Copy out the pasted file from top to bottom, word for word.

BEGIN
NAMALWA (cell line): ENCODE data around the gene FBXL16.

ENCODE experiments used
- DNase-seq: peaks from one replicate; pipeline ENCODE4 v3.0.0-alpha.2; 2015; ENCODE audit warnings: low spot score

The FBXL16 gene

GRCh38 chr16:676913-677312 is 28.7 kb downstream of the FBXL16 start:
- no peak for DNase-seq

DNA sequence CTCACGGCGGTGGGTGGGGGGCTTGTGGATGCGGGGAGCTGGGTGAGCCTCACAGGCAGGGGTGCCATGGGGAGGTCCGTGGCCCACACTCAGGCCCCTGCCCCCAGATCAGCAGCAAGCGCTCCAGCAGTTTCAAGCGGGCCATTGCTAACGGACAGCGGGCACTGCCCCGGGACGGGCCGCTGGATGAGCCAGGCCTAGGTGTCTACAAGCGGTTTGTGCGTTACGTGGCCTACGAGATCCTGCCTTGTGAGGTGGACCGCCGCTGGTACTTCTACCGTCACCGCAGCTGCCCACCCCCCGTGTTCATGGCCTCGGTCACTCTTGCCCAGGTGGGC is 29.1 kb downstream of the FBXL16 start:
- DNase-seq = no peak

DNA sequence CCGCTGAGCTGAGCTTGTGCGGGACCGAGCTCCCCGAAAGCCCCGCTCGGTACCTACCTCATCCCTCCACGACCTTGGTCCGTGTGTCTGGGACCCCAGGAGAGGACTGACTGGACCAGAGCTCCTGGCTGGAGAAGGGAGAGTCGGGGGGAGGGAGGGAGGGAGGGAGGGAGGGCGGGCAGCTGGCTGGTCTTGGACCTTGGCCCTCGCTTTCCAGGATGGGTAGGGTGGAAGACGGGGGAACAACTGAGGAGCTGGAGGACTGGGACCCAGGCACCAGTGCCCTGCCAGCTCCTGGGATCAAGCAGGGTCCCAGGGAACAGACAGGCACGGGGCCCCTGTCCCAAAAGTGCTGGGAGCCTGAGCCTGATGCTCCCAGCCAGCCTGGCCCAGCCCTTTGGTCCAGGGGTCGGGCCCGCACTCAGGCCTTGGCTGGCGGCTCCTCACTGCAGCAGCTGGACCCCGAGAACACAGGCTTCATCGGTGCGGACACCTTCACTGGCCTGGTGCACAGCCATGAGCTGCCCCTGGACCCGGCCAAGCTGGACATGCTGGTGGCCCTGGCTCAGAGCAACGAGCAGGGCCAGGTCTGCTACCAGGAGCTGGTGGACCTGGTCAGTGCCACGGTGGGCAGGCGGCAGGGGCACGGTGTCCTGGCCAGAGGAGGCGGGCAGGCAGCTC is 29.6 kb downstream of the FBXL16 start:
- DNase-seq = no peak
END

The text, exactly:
NAMALWA (cell line): ENCODE data around the gene FBXL16.

ENCODE experiments used
- DNase-seq: peaks from one replicate; pipeline ENCODE4 v3.0.0-alpha.2; 2015; ENCODE audit warnings: low spot score

The FBXL16 gene

GRCh38 chr16:676913-677312 is 28.7 kb downstream of the FBXL16 start:
- no peak for DNase-seq

DNA sequence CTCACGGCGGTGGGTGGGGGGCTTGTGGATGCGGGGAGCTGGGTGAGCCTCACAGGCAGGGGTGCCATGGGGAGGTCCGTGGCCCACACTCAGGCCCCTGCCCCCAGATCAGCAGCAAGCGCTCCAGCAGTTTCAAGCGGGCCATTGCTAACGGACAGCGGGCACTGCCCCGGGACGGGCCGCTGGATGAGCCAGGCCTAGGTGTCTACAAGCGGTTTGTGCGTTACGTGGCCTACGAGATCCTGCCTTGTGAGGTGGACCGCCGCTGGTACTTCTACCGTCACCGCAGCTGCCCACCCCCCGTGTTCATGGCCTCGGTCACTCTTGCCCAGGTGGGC is 29.1 kb downstream of the FBXL16 start:
- DNase-seq = no peak

DNA sequence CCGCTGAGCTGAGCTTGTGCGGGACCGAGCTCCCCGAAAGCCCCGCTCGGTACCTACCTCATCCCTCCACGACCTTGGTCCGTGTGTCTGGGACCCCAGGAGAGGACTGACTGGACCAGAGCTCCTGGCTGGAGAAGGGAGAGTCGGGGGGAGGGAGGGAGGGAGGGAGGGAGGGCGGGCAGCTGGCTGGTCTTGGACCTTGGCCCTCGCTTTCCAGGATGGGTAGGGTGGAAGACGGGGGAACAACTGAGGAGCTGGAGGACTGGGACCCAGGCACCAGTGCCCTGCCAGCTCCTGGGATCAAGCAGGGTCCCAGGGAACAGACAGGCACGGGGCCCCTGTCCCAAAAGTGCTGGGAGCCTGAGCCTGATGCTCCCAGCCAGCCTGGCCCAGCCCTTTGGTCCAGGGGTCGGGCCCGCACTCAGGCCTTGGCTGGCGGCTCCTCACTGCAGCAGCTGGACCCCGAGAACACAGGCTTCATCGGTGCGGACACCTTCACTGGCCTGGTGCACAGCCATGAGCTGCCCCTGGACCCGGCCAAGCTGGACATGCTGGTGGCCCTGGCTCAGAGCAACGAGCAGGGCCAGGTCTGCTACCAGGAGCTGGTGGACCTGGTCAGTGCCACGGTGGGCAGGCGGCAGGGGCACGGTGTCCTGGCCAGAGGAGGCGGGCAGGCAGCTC is 29.6 kb downstream of the FBXL16 start:
- DNase-seq = no peak